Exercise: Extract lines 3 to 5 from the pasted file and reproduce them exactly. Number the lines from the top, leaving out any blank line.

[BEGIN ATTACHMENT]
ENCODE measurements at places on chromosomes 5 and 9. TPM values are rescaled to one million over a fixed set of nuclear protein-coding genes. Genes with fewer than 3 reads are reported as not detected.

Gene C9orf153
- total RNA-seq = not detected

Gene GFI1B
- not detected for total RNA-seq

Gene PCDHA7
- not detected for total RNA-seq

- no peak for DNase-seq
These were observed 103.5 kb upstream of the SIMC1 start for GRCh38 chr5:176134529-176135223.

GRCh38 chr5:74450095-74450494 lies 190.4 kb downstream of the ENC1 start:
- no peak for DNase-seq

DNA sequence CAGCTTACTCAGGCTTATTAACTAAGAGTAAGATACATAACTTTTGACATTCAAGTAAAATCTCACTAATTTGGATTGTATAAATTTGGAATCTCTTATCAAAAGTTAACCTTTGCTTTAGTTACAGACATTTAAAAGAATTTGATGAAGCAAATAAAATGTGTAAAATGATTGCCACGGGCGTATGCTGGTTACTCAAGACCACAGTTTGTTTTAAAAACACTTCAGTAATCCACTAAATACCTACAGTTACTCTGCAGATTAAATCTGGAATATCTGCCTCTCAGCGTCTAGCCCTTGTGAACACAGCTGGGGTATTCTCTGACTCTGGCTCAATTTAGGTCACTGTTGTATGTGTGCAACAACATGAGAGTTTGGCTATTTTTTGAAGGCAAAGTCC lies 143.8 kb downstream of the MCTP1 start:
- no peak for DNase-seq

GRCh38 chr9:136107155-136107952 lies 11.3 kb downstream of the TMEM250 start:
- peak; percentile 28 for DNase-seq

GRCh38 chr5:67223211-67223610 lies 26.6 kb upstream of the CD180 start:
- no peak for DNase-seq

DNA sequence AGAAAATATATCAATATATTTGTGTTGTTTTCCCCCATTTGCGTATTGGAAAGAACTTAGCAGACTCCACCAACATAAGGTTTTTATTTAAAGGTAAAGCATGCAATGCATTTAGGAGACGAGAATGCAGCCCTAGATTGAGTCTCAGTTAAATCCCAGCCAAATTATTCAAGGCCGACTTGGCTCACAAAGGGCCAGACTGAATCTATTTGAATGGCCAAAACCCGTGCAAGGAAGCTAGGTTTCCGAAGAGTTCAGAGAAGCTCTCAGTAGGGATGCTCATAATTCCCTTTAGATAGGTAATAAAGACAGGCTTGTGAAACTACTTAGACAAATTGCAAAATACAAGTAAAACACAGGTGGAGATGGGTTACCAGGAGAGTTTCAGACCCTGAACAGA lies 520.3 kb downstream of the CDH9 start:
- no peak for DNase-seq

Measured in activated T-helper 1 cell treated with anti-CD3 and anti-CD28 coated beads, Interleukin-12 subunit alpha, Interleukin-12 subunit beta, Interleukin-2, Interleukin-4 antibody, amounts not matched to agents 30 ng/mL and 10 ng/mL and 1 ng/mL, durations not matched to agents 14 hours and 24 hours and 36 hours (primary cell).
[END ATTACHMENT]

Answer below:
- total RNA-seq = not detected

Gene GFI1B
- not detected for total RNA-seq